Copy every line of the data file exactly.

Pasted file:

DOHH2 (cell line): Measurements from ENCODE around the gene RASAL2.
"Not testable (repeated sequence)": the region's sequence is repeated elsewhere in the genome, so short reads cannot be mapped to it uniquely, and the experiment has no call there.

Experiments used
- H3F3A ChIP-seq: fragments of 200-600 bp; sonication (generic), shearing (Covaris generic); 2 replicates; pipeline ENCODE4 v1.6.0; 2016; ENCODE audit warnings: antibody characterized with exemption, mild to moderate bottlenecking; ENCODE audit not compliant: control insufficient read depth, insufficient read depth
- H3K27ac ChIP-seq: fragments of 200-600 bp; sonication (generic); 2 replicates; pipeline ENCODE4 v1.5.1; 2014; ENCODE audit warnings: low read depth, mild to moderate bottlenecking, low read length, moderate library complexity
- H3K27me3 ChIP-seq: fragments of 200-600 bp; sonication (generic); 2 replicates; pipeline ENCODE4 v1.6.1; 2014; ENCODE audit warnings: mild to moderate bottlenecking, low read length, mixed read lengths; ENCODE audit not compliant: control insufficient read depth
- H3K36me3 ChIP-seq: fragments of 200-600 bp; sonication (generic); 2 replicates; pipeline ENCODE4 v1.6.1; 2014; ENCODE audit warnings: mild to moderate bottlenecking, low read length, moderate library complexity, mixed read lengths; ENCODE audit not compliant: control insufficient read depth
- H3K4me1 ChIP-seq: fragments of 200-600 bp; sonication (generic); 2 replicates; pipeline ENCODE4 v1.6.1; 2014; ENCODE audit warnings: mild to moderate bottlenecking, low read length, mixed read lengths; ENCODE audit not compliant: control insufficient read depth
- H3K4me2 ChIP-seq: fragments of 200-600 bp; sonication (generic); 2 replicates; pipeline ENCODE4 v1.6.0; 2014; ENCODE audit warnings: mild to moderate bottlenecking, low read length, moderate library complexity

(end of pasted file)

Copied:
DOHH2 (cell line): Measurements from ENCODE around the gene RASAL2.
"Not testable (repeated sequence)": the region's sequence is repeated elsewhere in the genome, so short reads cannot be mapped to it uniquely, and the experiment has no call there.

Experiments used
- H3F3A ChIP-seq: fragments of 200-600 bp; sonication (generic), shearing (Covaris generic); 2 replicates; pipeline ENCODE4 v1.6.0; 2016; ENCODE audit warnings: antibody characterized with exemption, mild to moderate bottlenecking; ENCODE audit not compliant: control insufficient read depth, insufficient read depth
- H3K27ac ChIP-seq: fragments of 200-600 bp; sonication (generic); 2 replicates; pipeline ENCODE4 v1.5.1; 2014; ENCODE audit warnings: low read depth, mild to moderate bottlenecking, low read length, moderate library complexity
- H3K27me3 ChIP-seq: fragments of 200-600 bp; sonication (generic); 2 replicates; pipeline ENCODE4 v1.6.1; 2014; ENCODE audit warnings: mild to moderate bottlenecking, low read length, mixed read lengths; ENCODE audit not compliant: control insufficient read depth
- H3K36me3 ChIP-seq: fragments of 200-600 bp; sonication (generic); 2 replicates; pipeline ENCODE4 v1.6.1; 2014; ENCODE audit warnings: mild to moderate bottlenecking, low read length, moderate library complexity, mixed read lengths; ENCODE audit not compliant: control insufficient read depth
- H3K4me1 ChIP-seq: fragments of 200-600 bp; sonication (generic); 2 replicates; pipeline ENCODE4 v1.6.1; 2014; ENCODE audit warnings: mild to moderate bottlenecking, low read length, mixed read lengths; ENCODE audit not compliant: control insufficient read depth
- H3K4me2 ChIP-seq: fragments of 200-600 bp; sonication (generic); 2 replicates; pipeline ENCODE4 v1.6.0; 2014; ENCODE audit warnings: mild to moderate bottlenecking, low read length, moderate library complexity